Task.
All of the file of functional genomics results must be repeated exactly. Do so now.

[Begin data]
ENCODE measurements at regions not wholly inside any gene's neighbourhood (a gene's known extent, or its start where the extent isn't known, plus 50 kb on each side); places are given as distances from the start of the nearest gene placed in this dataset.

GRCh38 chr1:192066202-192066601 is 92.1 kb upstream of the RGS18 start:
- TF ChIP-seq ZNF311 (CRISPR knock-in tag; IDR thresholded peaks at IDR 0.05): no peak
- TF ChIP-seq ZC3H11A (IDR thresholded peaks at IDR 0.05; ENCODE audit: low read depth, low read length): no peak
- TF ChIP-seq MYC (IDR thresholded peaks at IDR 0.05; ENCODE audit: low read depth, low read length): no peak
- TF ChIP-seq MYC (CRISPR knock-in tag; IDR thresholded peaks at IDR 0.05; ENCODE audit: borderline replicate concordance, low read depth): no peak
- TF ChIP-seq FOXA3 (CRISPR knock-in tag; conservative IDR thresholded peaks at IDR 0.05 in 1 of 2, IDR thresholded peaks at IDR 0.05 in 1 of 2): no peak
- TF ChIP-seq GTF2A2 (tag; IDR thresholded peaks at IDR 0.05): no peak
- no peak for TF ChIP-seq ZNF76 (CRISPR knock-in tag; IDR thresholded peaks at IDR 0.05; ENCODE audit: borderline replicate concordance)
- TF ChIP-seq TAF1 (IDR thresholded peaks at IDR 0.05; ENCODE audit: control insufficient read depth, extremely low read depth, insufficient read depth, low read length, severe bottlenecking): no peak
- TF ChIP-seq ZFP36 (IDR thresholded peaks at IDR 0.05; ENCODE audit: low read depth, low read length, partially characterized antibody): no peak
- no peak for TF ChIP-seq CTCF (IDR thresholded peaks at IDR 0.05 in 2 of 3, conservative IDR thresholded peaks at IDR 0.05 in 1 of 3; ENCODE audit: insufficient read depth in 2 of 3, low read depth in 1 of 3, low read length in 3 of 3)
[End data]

ENCODE measurements at regions not wholly inside any gene's neighbourhood (a gene's known extent, or its start where the extent isn't known, plus 50 kb on each side); places are given as distances from the start of the nearest gene placed in this dataset.

GRCh38 chr1:192066202-192066601 is 92.1 kb upstream of the RGS18 start:
- TF ChIP-seq ZNF311 (CRISPR knock-in tag; IDR thresholded peaks at IDR 0.05): no peak
- TF ChIP-seq ZC3H11A (IDR thresholded peaks at IDR 0.05; ENCODE audit: low read depth, low read length): no peak
- TF ChIP-seq MYC (IDR thresholded peaks at IDR 0.05; ENCODE audit: low read depth, low read length): no peak
- TF ChIP-seq MYC (CRISPR knock-in tag; IDR thresholded peaks at IDR 0.05; ENCODE audit: borderline replicate concordance, low read depth): no peak
- TF ChIP-seq FOXA3 (CRISPR knock-in tag; conservative IDR thresholded peaks at IDR 0.05 in 1 of 2, IDR thresholded peaks at IDR 0.05 in 1 of 2): no peak
- TF ChIP-seq GTF2A2 (tag; IDR thresholded peaks at IDR 0.05): no peak
- no peak for TF ChIP-seq ZNF76 (CRISPR knock-in tag; IDR thresholded peaks at IDR 0.05; ENCODE audit: borderline replicate concordance)
- TF ChIP-seq TAF1 (IDR thresholded peaks at IDR 0.05; ENCODE audit: control insufficient read depth, extremely low read depth, insufficient read depth, low read length, severe bottlenecking): no peak
- TF ChIP-seq ZFP36 (IDR thresholded peaks at IDR 0.05; ENCODE audit: low read depth, low read length, partially characterized antibody): no peak
- no peak for TF ChIP-seq CTCF (IDR thresholded peaks at IDR 0.05 in 2 of 3, conservative IDR thresholded peaks at IDR 0.05 in 1 of 3; ENCODE audit: insufficient read depth in 2 of 3, low read depth in 1 of 3, low read length in 3 of 3)